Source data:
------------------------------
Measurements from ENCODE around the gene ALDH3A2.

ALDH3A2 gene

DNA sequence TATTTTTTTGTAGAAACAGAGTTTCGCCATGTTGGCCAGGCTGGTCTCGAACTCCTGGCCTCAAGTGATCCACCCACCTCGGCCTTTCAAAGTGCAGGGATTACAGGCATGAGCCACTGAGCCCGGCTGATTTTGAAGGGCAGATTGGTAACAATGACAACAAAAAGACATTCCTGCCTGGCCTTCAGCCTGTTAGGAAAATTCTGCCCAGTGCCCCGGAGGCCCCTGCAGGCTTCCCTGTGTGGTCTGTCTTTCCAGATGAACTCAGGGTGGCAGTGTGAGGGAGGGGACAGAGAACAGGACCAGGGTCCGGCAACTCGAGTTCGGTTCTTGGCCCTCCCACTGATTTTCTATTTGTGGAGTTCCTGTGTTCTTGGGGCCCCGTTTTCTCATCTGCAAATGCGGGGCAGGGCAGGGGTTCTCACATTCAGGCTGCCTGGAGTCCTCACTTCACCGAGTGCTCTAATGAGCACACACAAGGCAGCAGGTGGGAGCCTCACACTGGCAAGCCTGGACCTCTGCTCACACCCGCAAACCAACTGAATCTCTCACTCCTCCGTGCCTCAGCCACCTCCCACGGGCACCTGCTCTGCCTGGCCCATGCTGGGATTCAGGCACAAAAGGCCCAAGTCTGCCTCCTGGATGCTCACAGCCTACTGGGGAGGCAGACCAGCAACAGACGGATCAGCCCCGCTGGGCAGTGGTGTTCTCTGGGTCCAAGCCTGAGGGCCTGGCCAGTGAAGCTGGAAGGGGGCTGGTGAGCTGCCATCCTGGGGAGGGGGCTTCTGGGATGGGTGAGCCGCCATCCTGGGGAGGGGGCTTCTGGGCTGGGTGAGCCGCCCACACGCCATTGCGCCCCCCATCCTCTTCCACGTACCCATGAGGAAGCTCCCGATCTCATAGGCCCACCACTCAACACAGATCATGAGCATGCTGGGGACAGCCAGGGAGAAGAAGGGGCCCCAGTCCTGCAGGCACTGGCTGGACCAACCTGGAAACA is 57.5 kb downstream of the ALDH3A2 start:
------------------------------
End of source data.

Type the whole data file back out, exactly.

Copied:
Measurements from ENCODE around the gene ALDH3A2.

ALDH3A2 gene

DNA sequence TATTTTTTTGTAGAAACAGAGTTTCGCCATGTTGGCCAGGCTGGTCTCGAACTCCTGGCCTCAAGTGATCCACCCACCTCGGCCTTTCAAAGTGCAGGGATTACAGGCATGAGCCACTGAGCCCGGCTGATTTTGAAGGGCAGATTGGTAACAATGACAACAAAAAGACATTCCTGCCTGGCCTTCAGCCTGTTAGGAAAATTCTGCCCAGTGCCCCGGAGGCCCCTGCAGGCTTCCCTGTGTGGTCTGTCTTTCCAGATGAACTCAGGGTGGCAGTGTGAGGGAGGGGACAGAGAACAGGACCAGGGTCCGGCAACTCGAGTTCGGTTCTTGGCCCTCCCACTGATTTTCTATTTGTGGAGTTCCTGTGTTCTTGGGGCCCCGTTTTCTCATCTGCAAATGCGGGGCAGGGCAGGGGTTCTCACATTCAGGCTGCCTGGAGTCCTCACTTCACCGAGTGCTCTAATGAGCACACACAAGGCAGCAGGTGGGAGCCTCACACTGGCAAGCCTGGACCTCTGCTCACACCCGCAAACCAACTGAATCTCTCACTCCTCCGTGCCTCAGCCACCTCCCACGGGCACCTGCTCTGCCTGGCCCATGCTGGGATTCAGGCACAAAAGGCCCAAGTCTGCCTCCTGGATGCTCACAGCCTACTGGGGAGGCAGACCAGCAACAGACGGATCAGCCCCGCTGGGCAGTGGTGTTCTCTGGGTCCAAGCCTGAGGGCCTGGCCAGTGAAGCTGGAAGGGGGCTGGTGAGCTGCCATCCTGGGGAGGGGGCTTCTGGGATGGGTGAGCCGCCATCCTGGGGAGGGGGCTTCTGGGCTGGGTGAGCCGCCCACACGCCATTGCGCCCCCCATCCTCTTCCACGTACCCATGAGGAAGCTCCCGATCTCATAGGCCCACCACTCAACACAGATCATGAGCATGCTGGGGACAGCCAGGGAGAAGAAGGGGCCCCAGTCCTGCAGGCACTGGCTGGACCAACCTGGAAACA is 57.5 kb downstream of the ALDH3A2 start: